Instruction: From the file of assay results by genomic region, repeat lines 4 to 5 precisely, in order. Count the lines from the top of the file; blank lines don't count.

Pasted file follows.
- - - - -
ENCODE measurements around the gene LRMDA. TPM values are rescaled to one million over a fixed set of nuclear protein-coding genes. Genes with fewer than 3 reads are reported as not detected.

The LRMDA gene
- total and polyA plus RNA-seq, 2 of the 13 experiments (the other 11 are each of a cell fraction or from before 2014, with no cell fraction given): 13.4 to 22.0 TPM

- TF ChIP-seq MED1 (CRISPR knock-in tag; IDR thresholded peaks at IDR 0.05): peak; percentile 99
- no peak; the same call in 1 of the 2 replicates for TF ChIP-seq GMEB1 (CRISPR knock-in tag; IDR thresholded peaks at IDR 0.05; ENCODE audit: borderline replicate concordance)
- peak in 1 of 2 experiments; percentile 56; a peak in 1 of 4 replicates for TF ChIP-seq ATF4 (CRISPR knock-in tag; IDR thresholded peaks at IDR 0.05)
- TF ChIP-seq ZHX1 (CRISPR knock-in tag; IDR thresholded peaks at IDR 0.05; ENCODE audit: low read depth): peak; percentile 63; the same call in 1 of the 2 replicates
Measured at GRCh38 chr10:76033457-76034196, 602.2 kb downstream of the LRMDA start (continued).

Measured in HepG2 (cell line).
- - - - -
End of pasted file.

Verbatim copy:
- TF ChIP-seq MED1 (CRISPR knock-in tag; IDR thresholded peaks at IDR 0.05): peak; percentile 99
- no peak; the same call in 1 of the 2 replicates for TF ChIP-seq GMEB1 (CRISPR knock-in tag; IDR thresholded peaks at IDR 0.05; ENCODE audit: borderline replicate concordance)